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What was the point of juxtaposing chapter 10 and chapter 11 of To Kill a Mockingbird?The juxtaposition: ch 10 ends w/ Scout and Jem being proud of... |

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In chapters 10 and 11, Harper Lee juxtaposes two significant events in Jem and Scout's lives, where courage and bravery are depicted and examined. In chapter 11, the children witness their father shoot and kill a rabid dog that threatens the community. They are proud of their father for shooting the dog and believe that he is a brave man for killing the dangerous animal.

In chapter 12, Atticus makes Jem read to Mrs. Dubose each day for two hours as a form of punishment. Mrs. Dubose ends up passing away shortly after Jem finishes his punishment and Atticus explains to his children that Jem's reading helped Mrs. Dubose conquer her morphine addiction. Atticus refers to Mrs. Dubose as the bravest person he ever saw and tells his children,

"I wanted you to see something about her—I wanted you to see what real courage is, instead of getting the idea that courage is a man with a gun in his hand. It’s when you know you’re licked before you begin but you begin anyway and you see it through no matter what. You rarely win, but sometimes you do" (Lee, 116).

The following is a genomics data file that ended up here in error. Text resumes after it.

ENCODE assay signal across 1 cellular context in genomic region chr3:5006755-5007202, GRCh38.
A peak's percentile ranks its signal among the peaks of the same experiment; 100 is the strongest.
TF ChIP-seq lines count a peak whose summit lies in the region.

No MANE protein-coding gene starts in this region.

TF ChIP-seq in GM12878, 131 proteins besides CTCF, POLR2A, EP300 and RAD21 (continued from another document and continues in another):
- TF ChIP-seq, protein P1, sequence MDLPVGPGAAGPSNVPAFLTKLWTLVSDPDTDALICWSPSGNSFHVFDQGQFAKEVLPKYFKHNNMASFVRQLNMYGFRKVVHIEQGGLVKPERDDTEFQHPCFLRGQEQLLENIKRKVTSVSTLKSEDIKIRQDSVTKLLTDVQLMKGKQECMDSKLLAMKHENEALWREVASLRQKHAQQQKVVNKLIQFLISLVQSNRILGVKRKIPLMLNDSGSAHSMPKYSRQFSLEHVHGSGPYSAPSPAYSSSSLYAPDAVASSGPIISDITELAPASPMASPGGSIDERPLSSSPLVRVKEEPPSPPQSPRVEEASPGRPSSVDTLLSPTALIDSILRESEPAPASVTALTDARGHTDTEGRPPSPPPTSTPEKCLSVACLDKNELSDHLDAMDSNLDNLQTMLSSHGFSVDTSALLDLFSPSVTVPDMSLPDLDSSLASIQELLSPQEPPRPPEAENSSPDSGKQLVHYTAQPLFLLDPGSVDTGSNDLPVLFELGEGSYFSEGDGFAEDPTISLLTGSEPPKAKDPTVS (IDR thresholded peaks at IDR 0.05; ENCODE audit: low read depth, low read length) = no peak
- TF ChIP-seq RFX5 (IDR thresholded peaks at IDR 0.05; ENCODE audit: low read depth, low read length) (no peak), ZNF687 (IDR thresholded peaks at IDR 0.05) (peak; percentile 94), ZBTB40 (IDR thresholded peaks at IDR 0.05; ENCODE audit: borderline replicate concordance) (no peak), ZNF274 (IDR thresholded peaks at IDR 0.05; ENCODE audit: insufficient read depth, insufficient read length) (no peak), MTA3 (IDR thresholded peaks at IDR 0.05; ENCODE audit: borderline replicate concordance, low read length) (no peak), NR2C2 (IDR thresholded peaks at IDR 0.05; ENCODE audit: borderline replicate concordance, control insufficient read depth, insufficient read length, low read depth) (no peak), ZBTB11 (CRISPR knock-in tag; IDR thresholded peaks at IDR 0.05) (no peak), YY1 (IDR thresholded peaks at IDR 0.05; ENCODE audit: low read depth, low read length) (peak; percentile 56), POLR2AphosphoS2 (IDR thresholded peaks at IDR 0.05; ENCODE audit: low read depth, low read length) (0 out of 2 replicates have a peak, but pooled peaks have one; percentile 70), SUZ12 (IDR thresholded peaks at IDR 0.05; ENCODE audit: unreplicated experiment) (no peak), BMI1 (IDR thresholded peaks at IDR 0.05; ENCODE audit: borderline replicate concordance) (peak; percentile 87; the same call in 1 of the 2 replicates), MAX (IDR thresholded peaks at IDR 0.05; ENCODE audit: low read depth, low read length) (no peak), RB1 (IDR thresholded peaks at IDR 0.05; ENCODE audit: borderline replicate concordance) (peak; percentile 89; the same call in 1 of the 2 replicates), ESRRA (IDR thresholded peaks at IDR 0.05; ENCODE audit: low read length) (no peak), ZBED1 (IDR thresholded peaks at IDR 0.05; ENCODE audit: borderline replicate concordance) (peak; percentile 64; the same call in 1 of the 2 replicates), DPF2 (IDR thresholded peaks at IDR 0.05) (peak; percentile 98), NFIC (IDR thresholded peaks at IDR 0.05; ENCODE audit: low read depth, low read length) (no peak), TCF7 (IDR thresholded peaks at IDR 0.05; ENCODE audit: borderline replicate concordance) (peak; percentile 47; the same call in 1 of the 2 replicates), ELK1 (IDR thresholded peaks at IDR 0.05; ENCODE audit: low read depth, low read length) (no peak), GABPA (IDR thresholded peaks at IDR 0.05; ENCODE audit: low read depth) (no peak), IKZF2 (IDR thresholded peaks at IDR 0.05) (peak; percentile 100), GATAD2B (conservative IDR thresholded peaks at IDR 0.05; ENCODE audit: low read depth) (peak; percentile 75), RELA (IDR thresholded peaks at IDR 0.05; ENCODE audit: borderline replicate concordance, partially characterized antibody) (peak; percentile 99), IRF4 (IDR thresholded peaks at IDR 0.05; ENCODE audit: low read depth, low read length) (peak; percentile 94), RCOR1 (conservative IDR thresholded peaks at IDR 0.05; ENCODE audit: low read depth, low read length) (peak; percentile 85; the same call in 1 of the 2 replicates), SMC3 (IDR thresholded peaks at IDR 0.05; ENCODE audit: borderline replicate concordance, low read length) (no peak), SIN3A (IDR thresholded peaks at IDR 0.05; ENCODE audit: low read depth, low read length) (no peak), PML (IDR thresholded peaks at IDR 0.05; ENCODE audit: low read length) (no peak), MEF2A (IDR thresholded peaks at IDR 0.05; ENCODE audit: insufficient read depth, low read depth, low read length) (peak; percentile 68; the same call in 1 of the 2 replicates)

In both chapters, Harper Lee addresses the children's perspective on courage and bravery. In chapter 10, the children are proud of their father for shooting the rabid dog and view him as a brave man. However, Atticus challenges their perception of courage by elaborating on Mrs. Dubose's honorable battle with morphine. Atticus views Mrs. Dubose's battle with morphine addiction towards the end of her life as much more valiant and courageous than when he killed the rabid dog. Atticus's definition of "real courage" also coincides with his decision to defend Tom Robinson. Atticus knows that he will lose the case but displays his courage by valiantly defending Tom in front of a racist jury anyway. Overall, Harper Lee juxtaposed chapters 10 and 11 to emphasize and highlight the difference between what the children perceived as bravery and what Atticus defines as "real courage."

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